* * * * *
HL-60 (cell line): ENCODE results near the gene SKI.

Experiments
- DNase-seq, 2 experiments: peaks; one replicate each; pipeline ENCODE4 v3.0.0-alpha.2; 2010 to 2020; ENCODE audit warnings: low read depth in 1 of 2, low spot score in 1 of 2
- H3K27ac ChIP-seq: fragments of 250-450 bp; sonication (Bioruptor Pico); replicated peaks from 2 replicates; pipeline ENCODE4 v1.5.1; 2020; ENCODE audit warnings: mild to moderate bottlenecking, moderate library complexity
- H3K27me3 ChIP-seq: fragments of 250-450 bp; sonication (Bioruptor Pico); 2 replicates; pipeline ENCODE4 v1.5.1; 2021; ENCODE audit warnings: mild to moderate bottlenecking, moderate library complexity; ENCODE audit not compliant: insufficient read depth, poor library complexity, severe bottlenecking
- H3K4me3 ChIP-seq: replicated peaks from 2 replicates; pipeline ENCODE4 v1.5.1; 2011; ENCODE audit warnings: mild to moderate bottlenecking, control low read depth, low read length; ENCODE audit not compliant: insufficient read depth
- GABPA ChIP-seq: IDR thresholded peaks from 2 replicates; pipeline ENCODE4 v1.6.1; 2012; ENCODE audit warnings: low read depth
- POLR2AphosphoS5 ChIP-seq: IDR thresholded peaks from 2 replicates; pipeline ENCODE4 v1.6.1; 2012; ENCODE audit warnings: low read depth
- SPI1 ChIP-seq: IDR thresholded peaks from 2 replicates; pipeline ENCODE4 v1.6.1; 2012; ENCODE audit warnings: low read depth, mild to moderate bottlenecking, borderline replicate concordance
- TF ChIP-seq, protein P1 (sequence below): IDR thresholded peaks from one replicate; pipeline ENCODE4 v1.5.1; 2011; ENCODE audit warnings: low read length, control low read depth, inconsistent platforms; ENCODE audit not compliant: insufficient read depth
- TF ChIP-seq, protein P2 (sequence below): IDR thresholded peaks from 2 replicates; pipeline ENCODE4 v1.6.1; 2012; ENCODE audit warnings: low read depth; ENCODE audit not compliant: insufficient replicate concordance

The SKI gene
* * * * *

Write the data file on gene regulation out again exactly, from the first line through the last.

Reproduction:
HL-60 (cell line): ENCODE results near the gene SKI.

Experiments
- DNase-seq, 2 experiments: peaks; one replicate each; pipeline ENCODE4 v3.0.0-alpha.2; 2010 to 2020; ENCODE audit warnings: low read depth in 1 of 2, low spot score in 1 of 2
- H3K27ac ChIP-seq: fragments of 250-450 bp; sonication (Bioruptor Pico); replicated peaks from 2 replicates; pipeline ENCODE4 v1.5.1; 2020; ENCODE audit warnings: mild to moderate bottlenecking, moderate library complexity
- H3K27me3 ChIP-seq: fragments of 250-450 bp; sonication (Bioruptor Pico); 2 replicates; pipeline ENCODE4 v1.5.1; 2021; ENCODE audit warnings: mild to moderate bottlenecking, moderate library complexity; ENCODE audit not compliant: insufficient read depth, poor library complexity, severe bottlenecking
- H3K4me3 ChIP-seq: replicated peaks from 2 replicates; pipeline ENCODE4 v1.5.1; 2011; ENCODE audit warnings: mild to moderate bottlenecking, control low read depth, low read length; ENCODE audit not compliant: insufficient read depth
- GABPA ChIP-seq: IDR thresholded peaks from 2 replicates; pipeline ENCODE4 v1.6.1; 2012; ENCODE audit warnings: low read depth
- POLR2AphosphoS5 ChIP-seq: IDR thresholded peaks from 2 replicates; pipeline ENCODE4 v1.6.1; 2012; ENCODE audit warnings: low read depth
- SPI1 ChIP-seq: IDR thresholded peaks from 2 replicates; pipeline ENCODE4 v1.6.1; 2012; ENCODE audit warnings: low read depth, mild to moderate bottlenecking, borderline replicate concordance
- TF ChIP-seq, protein P1 (sequence below): IDR thresholded peaks from one replicate; pipeline ENCODE4 v1.5.1; 2011; ENCODE audit warnings: low read length, control low read depth, inconsistent platforms; ENCODE audit not compliant: insufficient read depth
- TF ChIP-seq, protein P2 (sequence below): IDR thresholded peaks from 2 replicates; pipeline ENCODE4 v1.6.1; 2012; ENCODE audit warnings: low read depth; ENCODE audit not compliant: insufficient replicate concordance

The SKI gene